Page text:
Dezeen Magazine

Picture of single-use plastic cutlery used to illustrate a story about the UN plastic treaty

UN gives green light to "historic" global treaty to end plastic waste

World leaders from 175 countries have agreed to draw up a legally binding UN treaty that will regulate plastic production and pollution on an international scale for the first time.

Passed at the UN Environment Assembly in Nairobi, Kenya, using a recycled plastic gavel, the resolution will see nations hash out a set of universal rules and targets to end plastic waste "from source to sea" – much like the Paris Agreement did for carbon emissions.

"This is the most significant environmental multilateral deal since the Paris accord," said Inger Andersen, director of the UN Environment Programme (UNEP).

"It is an insurance policy for this generation and future ones, so they may live with plastic and not be doomed by it."

"I can't believe it's actually happened," the Ellen MacArthur Foundation's communications manager for plastic Iulia Strat told Dezeen.

"In the midst of all the grimness that we're seeing in the world, it's really such great news."

Treaty will cover whole lifecycle of plastics

To date, the world has generated more than seven billion tonnes of plastic waste. Of this, only nine per cent has been recycled.

Another 12 per cent has been incinerated, releasing the fossil fuels it contains into the atmosphere and contributing to global warming.

But the vast majority, around 79 per cent of all the plastic ever produced, is currently piling up in landfills and polluting the environment, harming marine life and breaking down into microplastics that have found their way into everything from Arctic ice to the placenta of unborn babies.

And this problem is only set to get worse as plastic pollution is on course to triple by 2040.

How exactly the UNEP treaty, which the organisation says marks a "historic day in the campaign to beat plastic pollution," will tackle these issues is set to be nailed down by a dedicated Intergovernmental Negotiating Committee over the next two years. The aim is to produce a draft by the end of 2024.

But the resolution agreed at the UN Environment Assembly already mandates that the final agreement will need to regulate not just waste collection and recycling, but also the design and production of plastics in order to minimise the pollution caused at every stage of the lifecycle.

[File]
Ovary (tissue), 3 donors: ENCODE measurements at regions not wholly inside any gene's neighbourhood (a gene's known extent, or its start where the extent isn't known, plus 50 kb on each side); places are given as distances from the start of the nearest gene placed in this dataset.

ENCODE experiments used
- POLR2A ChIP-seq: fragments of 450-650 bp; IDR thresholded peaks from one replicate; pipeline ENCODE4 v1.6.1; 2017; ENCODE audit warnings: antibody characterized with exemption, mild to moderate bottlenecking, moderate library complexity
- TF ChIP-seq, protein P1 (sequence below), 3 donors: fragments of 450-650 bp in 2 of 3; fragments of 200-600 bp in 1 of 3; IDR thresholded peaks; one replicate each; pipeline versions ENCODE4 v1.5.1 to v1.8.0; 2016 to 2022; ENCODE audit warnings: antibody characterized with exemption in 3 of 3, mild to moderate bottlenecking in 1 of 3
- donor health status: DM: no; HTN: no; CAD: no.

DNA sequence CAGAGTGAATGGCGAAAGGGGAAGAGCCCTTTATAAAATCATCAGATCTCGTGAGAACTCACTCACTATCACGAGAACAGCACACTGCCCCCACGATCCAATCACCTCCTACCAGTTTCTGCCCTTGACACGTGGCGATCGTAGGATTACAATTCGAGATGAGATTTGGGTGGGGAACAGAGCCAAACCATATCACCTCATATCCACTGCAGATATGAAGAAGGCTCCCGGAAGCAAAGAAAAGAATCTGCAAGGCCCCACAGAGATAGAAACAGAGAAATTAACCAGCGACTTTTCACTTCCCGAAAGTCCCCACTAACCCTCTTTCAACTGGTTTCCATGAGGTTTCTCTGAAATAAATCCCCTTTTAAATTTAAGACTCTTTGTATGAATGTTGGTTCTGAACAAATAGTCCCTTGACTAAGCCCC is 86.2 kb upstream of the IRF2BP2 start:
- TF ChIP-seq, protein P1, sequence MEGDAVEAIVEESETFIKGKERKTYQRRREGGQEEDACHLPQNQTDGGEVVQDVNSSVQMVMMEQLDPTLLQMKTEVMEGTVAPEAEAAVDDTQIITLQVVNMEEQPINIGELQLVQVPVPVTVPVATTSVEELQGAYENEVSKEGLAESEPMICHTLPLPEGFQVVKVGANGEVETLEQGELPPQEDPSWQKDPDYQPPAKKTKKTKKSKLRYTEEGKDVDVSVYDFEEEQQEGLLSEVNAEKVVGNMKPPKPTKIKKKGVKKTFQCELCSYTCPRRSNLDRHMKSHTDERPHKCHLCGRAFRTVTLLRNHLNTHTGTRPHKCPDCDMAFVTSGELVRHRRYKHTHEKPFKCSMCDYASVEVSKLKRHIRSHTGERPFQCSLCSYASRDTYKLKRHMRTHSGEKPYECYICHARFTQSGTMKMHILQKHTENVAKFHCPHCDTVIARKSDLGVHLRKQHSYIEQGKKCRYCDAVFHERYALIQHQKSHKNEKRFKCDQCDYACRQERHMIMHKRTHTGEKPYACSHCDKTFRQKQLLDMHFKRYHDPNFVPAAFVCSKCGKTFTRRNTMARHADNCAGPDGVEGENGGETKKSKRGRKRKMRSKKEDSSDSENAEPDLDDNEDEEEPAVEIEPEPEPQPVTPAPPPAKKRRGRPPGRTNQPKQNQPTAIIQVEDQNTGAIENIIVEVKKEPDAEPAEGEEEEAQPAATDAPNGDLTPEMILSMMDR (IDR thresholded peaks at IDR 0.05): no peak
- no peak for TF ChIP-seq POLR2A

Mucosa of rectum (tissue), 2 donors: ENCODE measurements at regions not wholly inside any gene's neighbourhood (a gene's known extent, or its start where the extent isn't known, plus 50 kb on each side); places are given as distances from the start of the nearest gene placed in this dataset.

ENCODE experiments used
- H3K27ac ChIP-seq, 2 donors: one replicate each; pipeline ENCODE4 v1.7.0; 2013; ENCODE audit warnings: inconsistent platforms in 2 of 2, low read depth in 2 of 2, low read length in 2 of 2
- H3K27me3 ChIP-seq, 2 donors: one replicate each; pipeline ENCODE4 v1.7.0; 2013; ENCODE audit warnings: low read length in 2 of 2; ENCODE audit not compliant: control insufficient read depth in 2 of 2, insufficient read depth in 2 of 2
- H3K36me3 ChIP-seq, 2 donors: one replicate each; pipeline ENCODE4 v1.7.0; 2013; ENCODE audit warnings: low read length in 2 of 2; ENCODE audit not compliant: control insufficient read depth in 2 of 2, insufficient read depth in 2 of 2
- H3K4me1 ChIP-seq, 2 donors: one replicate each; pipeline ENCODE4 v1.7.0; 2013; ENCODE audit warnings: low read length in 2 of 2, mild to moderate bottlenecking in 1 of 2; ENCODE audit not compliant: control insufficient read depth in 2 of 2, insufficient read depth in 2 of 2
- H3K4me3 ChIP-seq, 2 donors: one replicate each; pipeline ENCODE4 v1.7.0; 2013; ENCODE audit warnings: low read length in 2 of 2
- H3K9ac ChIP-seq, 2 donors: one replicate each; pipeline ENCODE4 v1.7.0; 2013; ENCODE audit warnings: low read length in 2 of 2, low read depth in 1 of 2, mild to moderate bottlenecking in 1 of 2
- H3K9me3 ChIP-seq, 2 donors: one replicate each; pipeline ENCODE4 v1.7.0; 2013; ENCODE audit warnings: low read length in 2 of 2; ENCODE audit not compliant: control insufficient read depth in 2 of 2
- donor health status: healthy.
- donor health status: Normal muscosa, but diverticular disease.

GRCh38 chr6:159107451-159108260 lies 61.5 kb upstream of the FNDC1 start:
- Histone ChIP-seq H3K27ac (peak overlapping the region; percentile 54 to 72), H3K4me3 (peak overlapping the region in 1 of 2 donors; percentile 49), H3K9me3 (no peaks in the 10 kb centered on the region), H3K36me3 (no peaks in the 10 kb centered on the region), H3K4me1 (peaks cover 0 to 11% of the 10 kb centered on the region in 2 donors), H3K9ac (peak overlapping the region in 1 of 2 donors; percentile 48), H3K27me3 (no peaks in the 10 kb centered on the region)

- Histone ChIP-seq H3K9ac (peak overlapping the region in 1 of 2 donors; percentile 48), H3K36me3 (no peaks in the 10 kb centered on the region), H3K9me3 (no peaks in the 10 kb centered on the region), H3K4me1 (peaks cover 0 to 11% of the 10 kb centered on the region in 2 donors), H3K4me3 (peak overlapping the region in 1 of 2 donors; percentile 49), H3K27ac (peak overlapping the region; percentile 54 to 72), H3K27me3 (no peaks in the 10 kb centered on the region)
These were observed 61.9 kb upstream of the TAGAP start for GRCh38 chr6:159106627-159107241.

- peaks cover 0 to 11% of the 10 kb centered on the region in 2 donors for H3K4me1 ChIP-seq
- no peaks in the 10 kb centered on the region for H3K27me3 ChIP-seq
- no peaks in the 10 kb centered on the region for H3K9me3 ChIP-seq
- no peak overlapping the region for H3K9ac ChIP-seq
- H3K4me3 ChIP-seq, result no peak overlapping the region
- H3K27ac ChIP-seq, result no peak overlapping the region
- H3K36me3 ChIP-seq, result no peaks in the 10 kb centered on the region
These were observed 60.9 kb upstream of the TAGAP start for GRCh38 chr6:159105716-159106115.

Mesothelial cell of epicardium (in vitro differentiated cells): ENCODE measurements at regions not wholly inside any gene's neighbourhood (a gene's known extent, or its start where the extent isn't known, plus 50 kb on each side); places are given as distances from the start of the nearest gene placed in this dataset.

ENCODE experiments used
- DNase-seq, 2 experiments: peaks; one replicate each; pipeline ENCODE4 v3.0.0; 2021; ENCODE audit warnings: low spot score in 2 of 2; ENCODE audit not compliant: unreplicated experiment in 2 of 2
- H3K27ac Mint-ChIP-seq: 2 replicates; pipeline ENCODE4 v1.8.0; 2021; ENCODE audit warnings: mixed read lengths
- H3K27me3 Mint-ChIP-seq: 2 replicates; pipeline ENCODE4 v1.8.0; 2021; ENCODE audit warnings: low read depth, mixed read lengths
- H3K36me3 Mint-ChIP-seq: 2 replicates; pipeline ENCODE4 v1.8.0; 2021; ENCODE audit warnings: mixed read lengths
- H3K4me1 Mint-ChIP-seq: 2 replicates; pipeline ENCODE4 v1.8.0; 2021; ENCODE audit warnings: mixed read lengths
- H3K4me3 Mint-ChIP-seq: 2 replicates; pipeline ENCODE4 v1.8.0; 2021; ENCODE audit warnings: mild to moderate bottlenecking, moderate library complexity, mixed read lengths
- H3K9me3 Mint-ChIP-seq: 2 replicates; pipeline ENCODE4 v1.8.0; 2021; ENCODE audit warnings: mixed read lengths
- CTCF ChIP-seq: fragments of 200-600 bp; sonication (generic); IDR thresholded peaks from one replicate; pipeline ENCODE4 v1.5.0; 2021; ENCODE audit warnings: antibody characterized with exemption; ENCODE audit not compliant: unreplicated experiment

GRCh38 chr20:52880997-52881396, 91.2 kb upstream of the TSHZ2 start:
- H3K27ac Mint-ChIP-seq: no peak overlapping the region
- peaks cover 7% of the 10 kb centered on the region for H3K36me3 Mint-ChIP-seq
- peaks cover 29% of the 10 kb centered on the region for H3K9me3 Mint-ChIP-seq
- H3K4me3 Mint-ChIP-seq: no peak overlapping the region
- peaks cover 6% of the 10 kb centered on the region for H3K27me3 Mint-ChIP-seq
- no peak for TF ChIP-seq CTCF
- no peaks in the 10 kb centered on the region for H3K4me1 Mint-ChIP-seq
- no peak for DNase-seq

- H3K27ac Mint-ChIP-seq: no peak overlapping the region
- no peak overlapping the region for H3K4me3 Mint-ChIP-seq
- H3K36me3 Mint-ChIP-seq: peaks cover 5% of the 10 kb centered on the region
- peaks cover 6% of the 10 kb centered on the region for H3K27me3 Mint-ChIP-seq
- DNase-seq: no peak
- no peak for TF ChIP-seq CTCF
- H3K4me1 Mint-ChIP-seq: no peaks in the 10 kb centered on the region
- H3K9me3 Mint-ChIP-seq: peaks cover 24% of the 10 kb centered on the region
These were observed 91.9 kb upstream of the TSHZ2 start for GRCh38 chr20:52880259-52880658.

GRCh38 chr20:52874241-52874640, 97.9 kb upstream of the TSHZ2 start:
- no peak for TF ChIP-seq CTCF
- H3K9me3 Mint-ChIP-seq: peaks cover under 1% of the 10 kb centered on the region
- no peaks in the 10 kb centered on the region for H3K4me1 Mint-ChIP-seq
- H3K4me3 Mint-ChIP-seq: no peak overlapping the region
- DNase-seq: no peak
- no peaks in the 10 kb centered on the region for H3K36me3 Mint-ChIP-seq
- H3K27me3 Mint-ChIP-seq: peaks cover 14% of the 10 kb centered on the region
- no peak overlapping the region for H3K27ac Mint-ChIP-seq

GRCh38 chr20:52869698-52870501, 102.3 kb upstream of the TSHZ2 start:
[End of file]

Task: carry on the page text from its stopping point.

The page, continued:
This whole-life approach was supported by a number of companies including Coca-Cola, PepsiCo, Nestlé and Unilever, which surveys have regularly found to be the world's worst plastic polluters.

But major chemical and plastics manufacturers lobbied against the resolution and advocated instead for an alternative proposal from the government of Japan, which would have focused solely on tackling plastic waste in oceans without restricting production.

"Receiving the recognition that this problem needs to be addressed across the whole plastics value chain is a victory for groups and communities who have been confronting the plastic industry's transgressions and false narratives for years," said Von Hernandez, global coordinator of the Break Free From Plastic initiative.

"I'm personally so happy to see that we don't just have a treaty that focuses downstream," Ellen MacArthur Foundation's Strat agreed.

"After all these years of work, the fact that we're seeing specific attention given to product and packaging design and how we can design out waste from the beginning is really massive."

"Plastic pollution doesn't care about borders"

For the first time, the resolution also formally recognises the crucial role that waste pickers play in the plastics economy through the collection, sorting and recycling of waste.

"To be honest, that they're even included in the conversation is a big step," Strat said. "It means they will have a voice at the table with the other stakeholders, with the policymakers and the businesses."

The only other global treaty introduced to tackle plastic pollution to date focused solely on limiting the amount of waste that can be dumped on developing countries.

A number of nations including the UK, Kenya and India, as well as the EU, have already started individually regulating single-use plastic items. But Strat says a new, global treaty will ensure "everyone sings from the same hymn sheet".

"Plastic pollution doesn't care about borders," she said. "So you can be a perfect country with a perfect plan to tackle plastic pollution but still be open the waste from another country because it's all connected."

The top image by Heiko Prigge shows the Spoon Archaeology exhibition at the 2021 London Design Biennale.